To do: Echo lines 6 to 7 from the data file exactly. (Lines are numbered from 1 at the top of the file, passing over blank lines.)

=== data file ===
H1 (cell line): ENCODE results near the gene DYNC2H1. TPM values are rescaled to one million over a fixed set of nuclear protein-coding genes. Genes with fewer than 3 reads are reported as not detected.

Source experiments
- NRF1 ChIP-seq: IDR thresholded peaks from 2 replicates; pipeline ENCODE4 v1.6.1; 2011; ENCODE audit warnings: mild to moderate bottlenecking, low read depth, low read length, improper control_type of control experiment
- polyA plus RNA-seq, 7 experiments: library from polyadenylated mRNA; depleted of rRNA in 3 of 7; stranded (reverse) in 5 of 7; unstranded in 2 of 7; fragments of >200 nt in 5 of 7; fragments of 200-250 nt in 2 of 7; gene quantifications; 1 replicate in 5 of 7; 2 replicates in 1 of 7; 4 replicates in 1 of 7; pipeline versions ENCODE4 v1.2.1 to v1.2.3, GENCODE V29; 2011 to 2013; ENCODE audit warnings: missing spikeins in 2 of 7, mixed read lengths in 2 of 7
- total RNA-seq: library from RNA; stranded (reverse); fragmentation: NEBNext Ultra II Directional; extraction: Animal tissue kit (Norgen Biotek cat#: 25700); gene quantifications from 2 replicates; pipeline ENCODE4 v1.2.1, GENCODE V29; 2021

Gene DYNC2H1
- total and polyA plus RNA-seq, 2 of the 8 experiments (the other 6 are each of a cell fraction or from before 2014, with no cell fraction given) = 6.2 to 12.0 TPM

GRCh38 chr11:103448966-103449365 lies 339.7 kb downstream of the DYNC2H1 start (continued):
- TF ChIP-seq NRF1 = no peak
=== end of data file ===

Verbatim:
Gene DYNC2H1
- total and polyA plus RNA-seq, 2 of the 8 experiments (the other 6 are each of a cell fraction or from before 2014, with no cell fraction given) = 6.2 to 12.0 TPM